At that moment the curtains were drawn aside, and Claudius himself came into the beautiful apartment. Livia ran to greet him; she was a child of ten years old, bright and winning in her ways, in beauty and bearing every inch the child of a patrician. She was dressed in soft silk of dark purple.

"I do not want the brooch," she said, as she put up her face to be kissed. "I want Marcella's father to be victorious to-morrow."

Claudius frowned.

"What has Marcella's father got to do with you, little one?" he asked roughly. "Neither he nor she is anything to you, a patrician's daughter. Slaves both of them! Let me hear no more of them. And as for the brooch, it shall be a handsome one."

But when he had gone Livia turned to the slave and said, "I shall never wear that brooch, Marcella."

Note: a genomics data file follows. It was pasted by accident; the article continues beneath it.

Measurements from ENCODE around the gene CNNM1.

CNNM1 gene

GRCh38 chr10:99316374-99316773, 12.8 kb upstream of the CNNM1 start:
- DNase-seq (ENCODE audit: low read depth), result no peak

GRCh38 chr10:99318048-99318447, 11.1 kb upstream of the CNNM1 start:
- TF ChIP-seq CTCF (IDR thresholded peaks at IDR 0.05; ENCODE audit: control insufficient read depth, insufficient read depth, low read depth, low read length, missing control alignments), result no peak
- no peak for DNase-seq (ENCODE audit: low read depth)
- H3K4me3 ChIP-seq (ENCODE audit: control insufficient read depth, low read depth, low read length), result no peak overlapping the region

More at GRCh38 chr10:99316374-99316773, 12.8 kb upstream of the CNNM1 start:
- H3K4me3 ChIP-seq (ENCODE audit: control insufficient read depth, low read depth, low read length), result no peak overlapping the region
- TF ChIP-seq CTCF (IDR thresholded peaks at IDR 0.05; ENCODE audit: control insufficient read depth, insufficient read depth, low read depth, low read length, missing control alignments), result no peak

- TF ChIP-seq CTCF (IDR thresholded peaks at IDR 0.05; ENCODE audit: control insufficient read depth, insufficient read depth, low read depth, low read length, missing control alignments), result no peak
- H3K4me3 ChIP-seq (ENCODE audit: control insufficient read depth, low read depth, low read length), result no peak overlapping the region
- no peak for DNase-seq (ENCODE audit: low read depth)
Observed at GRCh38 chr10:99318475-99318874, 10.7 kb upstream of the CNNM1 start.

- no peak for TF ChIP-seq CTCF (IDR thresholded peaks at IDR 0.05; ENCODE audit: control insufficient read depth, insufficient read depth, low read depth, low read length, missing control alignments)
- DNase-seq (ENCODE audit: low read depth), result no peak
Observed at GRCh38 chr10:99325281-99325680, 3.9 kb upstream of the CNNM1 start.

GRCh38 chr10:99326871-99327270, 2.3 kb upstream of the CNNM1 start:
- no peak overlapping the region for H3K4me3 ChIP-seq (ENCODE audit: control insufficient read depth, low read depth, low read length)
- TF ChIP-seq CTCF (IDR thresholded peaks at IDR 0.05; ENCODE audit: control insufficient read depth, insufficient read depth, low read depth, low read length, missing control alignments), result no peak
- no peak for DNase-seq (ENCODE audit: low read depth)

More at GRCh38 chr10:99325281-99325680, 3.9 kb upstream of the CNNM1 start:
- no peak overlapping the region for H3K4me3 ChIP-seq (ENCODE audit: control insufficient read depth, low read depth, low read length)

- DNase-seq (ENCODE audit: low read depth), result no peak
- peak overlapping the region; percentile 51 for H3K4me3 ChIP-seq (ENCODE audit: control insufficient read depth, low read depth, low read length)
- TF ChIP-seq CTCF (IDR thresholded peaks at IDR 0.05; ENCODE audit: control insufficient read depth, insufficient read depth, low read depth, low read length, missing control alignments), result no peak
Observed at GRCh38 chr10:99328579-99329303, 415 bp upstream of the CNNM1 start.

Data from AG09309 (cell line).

So the day wore into the night, and all through the night Marcella lay awake, wondering what the morrow would bring forth. When at last she fell asleep she dreamed that she was in the Circus Maximus watching her father, who was fighting with a new gladiator. She saw her father fall. She heard the cries of the populace. She herself, a girl of fourteen summers, sprang up to help him. And then she awoke.

"Ah, it was only a dream!" she cried, with a sigh of relief. "Father will win the fight to-morrow, and then he will buy his own freedom and mine, too."

It was a beautiful day for the Public Games. People had come from all parts of the country, and the streets of Rome were crowded with all manner of folk.

The AEdile whose duty it was to arrange the Public Games had provided a very costly entertainment, and great excitement prevailed everywhere to know the issue of the contest between the gladiators Naevus and Lucius. It was a wonderful sight to see the Circus Maximus crowded with the rich and luxurious patrician nobles and ladies arid their retinues of slaves, and the poorer classes, all bent on amusing themselves on this great public festival.